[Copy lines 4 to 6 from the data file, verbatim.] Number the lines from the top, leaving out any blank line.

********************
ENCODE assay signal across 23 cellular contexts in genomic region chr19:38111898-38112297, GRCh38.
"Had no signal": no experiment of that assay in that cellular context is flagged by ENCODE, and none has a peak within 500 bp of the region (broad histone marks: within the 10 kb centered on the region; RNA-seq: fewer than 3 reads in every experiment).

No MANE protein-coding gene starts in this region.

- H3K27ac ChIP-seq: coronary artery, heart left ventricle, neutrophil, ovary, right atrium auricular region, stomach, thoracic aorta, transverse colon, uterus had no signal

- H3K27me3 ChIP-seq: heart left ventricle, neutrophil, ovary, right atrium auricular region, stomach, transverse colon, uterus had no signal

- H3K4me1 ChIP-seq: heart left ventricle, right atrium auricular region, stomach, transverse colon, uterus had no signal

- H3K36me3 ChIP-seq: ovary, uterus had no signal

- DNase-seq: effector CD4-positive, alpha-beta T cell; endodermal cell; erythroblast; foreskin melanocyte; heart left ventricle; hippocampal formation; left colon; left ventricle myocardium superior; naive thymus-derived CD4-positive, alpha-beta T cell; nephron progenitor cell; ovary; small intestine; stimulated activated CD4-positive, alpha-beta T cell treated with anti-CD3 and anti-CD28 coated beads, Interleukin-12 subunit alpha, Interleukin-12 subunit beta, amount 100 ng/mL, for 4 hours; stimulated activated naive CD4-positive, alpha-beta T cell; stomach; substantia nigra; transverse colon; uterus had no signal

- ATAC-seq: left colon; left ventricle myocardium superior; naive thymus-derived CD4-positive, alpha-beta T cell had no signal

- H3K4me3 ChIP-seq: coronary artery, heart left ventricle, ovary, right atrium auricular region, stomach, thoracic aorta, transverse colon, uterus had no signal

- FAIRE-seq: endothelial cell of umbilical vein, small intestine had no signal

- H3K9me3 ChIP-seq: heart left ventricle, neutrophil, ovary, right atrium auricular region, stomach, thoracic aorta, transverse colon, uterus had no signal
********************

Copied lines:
- H3K27ac ChIP-seq: coronary artery, heart left ventricle, neutrophil, ovary, right atrium auricular region, stomach, thoracic aorta, transverse colon, uterus had no signal

- H3K27me3 ChIP-seq: heart left ventricle, neutrophil, ovary, right atrium auricular region, stomach, transverse colon, uterus had no signal

- H3K4me1 ChIP-seq: heart left ventricle, right atrium auricular region, stomach, transverse colon, uterus had no signal